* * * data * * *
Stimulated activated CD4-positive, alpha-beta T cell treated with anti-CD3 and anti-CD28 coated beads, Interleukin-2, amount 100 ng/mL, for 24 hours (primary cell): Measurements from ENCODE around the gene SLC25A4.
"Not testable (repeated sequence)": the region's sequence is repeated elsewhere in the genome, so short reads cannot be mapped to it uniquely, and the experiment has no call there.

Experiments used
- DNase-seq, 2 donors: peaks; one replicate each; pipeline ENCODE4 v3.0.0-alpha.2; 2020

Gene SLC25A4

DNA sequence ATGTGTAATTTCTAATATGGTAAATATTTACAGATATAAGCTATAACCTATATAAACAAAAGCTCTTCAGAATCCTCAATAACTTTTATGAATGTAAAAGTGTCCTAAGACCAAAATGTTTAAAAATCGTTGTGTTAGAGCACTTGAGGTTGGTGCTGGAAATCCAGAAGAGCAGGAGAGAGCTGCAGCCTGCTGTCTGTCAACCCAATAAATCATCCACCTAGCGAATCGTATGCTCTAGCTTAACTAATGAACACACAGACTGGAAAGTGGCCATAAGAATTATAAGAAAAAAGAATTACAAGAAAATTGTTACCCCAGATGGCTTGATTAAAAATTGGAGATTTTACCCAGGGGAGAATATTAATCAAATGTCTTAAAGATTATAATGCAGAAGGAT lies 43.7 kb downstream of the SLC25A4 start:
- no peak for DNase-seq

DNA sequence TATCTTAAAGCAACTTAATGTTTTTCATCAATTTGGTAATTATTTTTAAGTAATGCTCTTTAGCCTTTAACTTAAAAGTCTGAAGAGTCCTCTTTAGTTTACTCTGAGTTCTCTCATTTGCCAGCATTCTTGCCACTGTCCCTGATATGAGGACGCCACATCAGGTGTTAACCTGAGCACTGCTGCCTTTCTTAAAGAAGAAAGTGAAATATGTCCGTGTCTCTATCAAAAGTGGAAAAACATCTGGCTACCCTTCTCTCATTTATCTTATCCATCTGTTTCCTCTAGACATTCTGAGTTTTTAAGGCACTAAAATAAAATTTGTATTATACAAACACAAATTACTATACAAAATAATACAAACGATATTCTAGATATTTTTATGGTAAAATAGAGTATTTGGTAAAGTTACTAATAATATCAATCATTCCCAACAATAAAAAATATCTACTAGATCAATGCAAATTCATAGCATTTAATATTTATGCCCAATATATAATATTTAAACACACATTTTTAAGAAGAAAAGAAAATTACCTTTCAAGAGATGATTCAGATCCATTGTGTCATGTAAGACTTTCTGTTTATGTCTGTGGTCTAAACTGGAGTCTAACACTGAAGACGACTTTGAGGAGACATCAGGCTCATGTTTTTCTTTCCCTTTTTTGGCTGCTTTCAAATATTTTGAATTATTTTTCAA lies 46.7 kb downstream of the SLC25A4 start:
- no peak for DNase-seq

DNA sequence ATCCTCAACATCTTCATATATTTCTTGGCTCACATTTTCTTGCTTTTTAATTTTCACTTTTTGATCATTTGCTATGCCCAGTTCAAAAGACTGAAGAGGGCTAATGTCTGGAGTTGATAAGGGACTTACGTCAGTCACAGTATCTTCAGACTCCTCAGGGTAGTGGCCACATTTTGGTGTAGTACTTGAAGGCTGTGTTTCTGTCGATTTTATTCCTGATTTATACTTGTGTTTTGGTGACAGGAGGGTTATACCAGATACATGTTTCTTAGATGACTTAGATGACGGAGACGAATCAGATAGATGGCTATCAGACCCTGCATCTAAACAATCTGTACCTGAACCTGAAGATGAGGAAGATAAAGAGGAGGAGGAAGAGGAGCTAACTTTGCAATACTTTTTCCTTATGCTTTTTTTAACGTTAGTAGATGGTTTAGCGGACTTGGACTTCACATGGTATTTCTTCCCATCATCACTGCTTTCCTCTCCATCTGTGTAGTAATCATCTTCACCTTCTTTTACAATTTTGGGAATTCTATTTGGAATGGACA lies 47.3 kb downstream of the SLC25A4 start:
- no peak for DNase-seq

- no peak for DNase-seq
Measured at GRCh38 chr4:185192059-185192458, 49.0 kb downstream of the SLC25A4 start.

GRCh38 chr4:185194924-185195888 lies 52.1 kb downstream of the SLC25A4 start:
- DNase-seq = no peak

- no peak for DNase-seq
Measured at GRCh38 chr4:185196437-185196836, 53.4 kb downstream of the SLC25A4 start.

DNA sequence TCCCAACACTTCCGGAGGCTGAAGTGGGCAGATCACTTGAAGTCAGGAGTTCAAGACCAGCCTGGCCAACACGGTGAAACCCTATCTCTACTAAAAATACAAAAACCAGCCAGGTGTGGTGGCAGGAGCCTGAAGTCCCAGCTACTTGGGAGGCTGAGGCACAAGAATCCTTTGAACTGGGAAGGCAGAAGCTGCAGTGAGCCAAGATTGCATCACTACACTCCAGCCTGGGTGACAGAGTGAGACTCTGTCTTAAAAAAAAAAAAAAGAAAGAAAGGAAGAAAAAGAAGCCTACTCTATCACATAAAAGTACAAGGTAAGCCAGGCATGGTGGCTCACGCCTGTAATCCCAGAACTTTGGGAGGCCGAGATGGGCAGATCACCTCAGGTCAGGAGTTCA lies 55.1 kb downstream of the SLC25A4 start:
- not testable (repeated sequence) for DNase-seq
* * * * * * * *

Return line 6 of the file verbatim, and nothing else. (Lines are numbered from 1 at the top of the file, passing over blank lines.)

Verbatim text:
DNA sequence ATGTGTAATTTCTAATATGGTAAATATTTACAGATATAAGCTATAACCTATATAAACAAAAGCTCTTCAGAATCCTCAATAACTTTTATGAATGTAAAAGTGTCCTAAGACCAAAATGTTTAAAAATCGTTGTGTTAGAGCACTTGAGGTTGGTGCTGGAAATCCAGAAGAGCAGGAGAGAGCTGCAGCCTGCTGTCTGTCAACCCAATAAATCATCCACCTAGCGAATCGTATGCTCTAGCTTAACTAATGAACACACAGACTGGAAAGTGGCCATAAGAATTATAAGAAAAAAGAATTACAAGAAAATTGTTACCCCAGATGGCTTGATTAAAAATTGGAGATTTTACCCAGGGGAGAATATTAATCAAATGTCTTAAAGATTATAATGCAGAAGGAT lies 43.7 kb downstream of the SLC25A4 start: